What's HOT in Grape Production and Research

(Updated 30 January 2024)

2024 Revisions to Fruit Pest Management recommendations:

The guides are available free online in PDF, and will also be available for purchase.

2023 Vineyard Meetings :

The first vineyard meeting of the season will be held at Burnbrae Vineyards at Forest, in Bedford County. The meeting will run from 11:00 AM to 2:30 PM. Contact Grace Monger, 434-263-7183 for additional information.

Spotted lanternfly a new invasive concern: Update on range expansion

Spotted lanternfly training session: A Spotted Lanternfly Training Session for Christmas Trees, Tree Fruits, Grapes & Horticultural Products will be offered in Wytheville. There will be an in-person spotted lanternfly training course that will be held September 29, 2022 from 10:00 am – 12:30 pm at the Wytheville Meeting Center in Wytheville, VA. This training will be for producers of Christmas trees, tree fruits, grapes, and other horticultural products including vegetables.
This training will introduce the Spotted Lanternfly, and will dive into its spread, resources for growers, control methods, regulatory updates, and will provide information on how to comply with the SLF quarantine and permitting requirements.
The course is free, but registration is recommended to Kyle Peer, krpeer@vt.edu, or 276-694-4135.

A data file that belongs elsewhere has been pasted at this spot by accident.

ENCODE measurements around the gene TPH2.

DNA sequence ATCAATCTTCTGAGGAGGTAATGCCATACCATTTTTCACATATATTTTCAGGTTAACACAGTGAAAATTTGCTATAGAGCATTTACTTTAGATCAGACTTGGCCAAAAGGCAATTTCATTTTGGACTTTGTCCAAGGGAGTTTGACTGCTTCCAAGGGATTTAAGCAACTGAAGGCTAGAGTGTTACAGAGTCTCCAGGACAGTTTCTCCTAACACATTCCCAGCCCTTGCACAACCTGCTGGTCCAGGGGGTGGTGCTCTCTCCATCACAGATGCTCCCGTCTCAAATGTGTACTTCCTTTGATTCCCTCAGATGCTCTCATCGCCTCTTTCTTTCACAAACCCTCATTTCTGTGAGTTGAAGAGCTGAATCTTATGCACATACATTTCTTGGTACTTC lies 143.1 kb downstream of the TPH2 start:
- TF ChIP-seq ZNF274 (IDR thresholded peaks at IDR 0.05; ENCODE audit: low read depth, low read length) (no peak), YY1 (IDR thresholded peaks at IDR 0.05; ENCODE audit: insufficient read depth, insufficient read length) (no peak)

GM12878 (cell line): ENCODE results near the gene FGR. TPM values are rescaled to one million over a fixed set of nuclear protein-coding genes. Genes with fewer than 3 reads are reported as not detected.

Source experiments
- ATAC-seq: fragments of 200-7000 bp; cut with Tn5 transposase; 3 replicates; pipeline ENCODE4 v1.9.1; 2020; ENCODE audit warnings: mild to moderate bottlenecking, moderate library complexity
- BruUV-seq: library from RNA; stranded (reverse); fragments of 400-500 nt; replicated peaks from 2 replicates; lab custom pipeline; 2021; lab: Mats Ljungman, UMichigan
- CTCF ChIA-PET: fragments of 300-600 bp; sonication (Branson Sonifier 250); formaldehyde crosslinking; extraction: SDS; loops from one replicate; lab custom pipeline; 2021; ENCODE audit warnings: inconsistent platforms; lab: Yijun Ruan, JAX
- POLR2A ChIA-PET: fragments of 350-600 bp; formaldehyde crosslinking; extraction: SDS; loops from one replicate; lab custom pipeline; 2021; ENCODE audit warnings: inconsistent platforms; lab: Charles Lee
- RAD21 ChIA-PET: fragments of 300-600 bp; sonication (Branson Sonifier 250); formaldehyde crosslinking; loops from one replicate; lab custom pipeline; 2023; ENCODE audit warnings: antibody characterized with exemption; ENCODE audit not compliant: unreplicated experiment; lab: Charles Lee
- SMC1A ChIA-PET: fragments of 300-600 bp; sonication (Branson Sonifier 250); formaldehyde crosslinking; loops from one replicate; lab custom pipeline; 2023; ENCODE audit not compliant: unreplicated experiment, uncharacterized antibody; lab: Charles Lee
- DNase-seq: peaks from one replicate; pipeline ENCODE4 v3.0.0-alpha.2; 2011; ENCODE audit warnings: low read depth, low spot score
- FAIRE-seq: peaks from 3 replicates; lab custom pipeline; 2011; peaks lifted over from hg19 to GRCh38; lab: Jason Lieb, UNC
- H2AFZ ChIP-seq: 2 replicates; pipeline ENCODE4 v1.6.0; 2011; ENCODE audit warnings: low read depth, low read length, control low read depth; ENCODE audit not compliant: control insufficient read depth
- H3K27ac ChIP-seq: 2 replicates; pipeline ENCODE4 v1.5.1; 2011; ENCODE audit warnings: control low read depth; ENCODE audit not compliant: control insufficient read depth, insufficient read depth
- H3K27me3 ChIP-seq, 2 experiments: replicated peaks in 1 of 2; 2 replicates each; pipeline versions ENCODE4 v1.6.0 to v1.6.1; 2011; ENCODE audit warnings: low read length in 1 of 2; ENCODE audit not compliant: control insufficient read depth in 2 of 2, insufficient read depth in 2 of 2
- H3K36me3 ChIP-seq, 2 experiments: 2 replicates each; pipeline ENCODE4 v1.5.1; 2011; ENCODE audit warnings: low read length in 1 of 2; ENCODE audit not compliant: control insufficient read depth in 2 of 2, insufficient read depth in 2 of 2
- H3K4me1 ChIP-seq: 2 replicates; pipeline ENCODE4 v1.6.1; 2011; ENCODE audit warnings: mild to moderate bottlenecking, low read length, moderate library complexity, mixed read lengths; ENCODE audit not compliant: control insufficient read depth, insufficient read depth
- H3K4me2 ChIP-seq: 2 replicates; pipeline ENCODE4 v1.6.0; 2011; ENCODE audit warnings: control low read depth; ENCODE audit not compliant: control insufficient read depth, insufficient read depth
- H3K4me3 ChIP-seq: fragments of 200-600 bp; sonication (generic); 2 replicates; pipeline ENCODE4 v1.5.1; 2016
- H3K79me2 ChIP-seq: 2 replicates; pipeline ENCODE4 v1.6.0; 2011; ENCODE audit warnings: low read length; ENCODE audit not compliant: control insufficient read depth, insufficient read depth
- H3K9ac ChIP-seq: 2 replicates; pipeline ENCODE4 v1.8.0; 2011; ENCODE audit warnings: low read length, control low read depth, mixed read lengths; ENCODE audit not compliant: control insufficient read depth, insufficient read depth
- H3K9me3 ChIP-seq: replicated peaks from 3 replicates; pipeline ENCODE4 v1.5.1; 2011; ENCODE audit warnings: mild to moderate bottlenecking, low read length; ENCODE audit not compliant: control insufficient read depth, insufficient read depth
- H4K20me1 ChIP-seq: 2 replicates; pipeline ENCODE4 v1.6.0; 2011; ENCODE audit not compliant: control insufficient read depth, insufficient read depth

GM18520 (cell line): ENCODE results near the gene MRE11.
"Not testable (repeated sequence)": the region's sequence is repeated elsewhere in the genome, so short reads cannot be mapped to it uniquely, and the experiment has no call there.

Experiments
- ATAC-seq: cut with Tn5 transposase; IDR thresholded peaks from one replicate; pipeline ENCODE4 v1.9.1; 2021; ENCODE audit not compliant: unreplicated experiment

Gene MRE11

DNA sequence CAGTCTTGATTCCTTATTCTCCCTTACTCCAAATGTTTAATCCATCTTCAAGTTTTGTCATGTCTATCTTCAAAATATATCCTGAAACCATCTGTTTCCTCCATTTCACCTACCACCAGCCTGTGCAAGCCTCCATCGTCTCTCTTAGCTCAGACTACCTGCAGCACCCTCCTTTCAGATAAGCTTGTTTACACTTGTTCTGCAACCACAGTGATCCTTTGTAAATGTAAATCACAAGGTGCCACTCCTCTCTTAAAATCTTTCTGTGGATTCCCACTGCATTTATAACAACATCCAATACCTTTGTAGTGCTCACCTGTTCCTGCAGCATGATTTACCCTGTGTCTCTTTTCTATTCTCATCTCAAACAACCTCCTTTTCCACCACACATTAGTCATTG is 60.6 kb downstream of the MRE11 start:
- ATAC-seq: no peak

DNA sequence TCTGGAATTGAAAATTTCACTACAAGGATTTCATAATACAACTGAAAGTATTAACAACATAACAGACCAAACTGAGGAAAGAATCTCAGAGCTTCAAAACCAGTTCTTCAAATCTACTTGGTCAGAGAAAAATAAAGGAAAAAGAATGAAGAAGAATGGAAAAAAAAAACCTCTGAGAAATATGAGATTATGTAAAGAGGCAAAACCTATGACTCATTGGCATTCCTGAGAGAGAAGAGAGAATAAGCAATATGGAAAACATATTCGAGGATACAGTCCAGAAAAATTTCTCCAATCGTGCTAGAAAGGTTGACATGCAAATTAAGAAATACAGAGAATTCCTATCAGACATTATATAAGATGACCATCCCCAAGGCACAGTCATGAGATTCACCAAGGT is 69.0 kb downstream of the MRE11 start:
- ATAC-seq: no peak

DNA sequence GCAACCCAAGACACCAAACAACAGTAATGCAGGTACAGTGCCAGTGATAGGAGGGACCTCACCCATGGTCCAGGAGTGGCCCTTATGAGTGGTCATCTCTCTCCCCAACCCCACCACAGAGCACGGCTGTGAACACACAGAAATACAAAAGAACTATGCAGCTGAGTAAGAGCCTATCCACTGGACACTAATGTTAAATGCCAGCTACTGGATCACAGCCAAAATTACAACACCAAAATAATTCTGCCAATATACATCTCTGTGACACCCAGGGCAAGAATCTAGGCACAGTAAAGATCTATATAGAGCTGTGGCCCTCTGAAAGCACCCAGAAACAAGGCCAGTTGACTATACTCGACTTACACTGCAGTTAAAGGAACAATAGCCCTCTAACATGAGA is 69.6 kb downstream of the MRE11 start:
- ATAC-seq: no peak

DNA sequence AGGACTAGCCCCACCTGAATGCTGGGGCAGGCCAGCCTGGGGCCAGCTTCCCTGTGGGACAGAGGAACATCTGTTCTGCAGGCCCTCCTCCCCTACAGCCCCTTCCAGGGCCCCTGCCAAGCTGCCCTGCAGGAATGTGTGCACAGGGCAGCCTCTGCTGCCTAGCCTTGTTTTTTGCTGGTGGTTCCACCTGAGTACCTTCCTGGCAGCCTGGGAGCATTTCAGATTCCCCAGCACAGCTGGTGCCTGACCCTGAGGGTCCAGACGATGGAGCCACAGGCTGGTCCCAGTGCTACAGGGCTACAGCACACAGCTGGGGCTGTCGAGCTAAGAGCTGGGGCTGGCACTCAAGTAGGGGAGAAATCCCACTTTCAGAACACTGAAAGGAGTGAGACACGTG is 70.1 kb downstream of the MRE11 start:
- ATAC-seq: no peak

This event is sponsored by Virginia Cooperative Extension, Virginia Department of Agriculture and Consumer Services, and Virginia Tech.

Spotted lanternfly egg first hatch for 2022 was reported on 21 April.
First adult emergence for 2022 was noted on 11 July. This new invasive pest of vineyards and other small fruit crops moved into eastern Pennsylvania in 2014, and has been spreading.  During the 2018 season, the infestation zone in Virginia expanded from approximately 1 square mile block in Winchester, Frederick County, to about 18 square miles, and 40 square miles in fall of 2019. By the end of the 2020 season, the zone encompassed 140 square miles. On May 28, 2019, the Virginia Department of Agriculture and Consumer Services (VDACS) announced the establishment of a quarantine to limit the spread of SLF; this zone was significantly expanded in July 2022. As of 2022, in addition to the original counties of Frederick, Clarke and Warren, SLF is established in Albemarle, Augusta, Carroll, Page, Prince William, Rockingham, Rockbridge, Shenandoah and Wythe Counties, plus the cities of Buena Vista, Charlottesville, Harrisonburg, Lexington, Lynchburg, Manassas, Manassas Park, Staunton and Waynesboroor a map of the current Virginia distribution. This includes the entire Shenandoah Valley, with spread further into the Virginia Piedmont. An informational meeting on quarantine compliance will be held on 1 August at 5:30PM at King Family Vineyard in Crozet. Contact the Nelson County VCE office to pre-register.

Links to the quarantine map and quarantine protocol may be found here. One of the requirements of the protocol is one person at each operation becoming certified to insect produces and conveyances leaving the quaranine zone. The certification program may be found here. This pest poses an important risk for grape, orchard and tree crops. 
Click here for a recorded talk on this species.  A fact sheet is available from Virginia Tech (a USDA fact sheet is available in Spanish).  In addition, there is a Virginia Tech Pest Alert, with additional information on recognition and reporting (this is also available in Spanish).  Specific fact sheets for vineyards and residential areas have been posted.  Now that spotted lanternfly has been found in Virginia, it will be important to follow its spread through the state.